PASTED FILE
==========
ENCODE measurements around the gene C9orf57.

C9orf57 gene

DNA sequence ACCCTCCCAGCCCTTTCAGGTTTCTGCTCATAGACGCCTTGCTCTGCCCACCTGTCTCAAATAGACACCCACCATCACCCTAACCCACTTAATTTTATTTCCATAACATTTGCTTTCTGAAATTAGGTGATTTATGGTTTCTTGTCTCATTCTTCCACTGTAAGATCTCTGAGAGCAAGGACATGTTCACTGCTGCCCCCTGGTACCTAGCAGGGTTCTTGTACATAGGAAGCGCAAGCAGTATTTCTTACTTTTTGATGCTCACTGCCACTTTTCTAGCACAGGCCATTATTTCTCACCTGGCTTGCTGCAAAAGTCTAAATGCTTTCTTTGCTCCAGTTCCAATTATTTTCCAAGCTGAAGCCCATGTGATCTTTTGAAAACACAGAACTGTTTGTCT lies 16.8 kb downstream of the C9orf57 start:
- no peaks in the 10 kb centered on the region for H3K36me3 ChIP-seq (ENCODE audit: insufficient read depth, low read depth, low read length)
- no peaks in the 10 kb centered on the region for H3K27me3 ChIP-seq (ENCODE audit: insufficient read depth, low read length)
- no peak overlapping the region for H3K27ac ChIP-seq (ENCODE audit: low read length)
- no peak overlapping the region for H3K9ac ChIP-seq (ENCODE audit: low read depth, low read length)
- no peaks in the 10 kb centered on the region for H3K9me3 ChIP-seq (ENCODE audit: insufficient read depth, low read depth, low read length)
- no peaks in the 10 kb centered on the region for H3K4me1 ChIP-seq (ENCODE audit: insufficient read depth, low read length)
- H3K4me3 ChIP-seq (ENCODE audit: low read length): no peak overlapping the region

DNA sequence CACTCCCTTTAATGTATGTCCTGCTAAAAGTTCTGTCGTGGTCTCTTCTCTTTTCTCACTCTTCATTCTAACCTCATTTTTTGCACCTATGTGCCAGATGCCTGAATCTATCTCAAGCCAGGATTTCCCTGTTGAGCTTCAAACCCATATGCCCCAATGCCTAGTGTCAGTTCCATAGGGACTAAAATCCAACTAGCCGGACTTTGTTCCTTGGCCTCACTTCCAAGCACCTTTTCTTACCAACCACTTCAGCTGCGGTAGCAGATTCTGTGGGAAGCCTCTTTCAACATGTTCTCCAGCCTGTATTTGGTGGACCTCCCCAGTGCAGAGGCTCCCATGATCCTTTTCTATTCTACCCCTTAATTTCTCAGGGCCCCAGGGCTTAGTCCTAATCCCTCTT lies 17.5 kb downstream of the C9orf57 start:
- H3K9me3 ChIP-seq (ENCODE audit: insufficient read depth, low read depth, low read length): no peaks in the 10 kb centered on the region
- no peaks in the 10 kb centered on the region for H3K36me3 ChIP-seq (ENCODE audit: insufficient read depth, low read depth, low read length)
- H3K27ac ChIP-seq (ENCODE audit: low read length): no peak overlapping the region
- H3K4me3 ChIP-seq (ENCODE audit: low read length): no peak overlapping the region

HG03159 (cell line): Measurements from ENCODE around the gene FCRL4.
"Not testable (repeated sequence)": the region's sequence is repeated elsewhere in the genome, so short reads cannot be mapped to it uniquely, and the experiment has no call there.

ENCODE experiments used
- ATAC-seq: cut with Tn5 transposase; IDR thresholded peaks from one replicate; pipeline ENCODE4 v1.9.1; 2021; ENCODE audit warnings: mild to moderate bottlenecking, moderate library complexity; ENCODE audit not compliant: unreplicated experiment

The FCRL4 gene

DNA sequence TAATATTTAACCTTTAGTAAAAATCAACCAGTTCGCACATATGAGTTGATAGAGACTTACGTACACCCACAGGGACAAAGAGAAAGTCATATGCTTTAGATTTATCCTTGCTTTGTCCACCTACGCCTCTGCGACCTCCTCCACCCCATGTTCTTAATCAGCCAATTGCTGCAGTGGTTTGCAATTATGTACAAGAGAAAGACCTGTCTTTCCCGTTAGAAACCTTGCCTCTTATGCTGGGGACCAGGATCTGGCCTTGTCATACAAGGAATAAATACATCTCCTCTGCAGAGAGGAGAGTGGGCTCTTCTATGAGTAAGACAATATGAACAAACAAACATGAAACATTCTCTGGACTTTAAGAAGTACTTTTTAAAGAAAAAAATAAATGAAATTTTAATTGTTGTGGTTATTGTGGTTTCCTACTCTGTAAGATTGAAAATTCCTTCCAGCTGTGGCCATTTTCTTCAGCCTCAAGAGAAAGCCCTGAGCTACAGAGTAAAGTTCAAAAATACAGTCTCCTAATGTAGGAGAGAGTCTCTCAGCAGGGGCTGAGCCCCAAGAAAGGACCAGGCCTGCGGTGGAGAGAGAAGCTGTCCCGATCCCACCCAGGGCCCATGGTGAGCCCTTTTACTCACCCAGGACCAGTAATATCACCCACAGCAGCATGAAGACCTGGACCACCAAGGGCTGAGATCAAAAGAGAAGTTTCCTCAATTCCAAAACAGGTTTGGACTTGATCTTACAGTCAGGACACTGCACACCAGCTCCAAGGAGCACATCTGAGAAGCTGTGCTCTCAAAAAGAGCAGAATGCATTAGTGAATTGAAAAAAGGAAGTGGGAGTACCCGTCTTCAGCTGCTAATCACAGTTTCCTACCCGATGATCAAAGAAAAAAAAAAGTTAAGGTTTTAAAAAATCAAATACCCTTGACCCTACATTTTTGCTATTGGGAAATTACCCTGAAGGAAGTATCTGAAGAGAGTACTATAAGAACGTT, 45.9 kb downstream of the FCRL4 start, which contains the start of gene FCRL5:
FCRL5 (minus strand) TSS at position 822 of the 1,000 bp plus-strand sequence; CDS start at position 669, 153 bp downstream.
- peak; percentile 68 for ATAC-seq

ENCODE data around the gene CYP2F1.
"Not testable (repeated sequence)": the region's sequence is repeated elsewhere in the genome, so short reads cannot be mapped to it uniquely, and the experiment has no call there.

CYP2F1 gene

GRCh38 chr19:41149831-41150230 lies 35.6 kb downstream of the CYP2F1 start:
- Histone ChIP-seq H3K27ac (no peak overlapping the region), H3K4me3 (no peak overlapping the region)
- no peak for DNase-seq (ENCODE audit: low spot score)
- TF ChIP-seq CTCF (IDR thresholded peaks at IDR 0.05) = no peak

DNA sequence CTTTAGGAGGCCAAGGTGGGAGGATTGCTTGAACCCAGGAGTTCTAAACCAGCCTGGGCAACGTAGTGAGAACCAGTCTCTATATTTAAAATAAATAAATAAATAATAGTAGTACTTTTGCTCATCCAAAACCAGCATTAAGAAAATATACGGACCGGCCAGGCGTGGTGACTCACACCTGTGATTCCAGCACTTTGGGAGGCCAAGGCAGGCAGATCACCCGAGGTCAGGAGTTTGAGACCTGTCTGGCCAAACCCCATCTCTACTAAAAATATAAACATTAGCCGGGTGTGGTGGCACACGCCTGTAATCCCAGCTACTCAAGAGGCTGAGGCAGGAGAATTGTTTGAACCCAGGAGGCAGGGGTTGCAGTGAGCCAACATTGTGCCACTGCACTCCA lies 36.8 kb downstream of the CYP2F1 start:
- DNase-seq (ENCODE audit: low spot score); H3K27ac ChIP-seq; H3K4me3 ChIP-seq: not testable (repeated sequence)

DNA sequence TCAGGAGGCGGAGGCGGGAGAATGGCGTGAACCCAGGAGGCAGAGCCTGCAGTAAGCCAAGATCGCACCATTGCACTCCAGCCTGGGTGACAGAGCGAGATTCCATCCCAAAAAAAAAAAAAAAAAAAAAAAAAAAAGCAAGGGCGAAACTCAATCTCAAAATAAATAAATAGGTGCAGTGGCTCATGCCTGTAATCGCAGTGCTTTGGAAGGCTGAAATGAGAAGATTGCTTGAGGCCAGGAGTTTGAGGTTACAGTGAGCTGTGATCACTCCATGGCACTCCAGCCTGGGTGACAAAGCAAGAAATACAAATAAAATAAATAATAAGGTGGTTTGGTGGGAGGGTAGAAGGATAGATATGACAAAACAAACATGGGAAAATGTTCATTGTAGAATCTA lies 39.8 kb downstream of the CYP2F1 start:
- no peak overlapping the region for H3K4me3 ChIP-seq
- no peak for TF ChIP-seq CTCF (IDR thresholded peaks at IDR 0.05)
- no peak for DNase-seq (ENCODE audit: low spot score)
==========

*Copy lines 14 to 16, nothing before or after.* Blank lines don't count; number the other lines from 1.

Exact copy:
- H3K27ac ChIP-seq (ENCODE audit: low read length): no peak overlapping the region
- H3K4me3 ChIP-seq (ENCODE audit: low read length): no peak overlapping the region

HG03159 (cell line): Measurements from ENCODE around the gene FCRL4.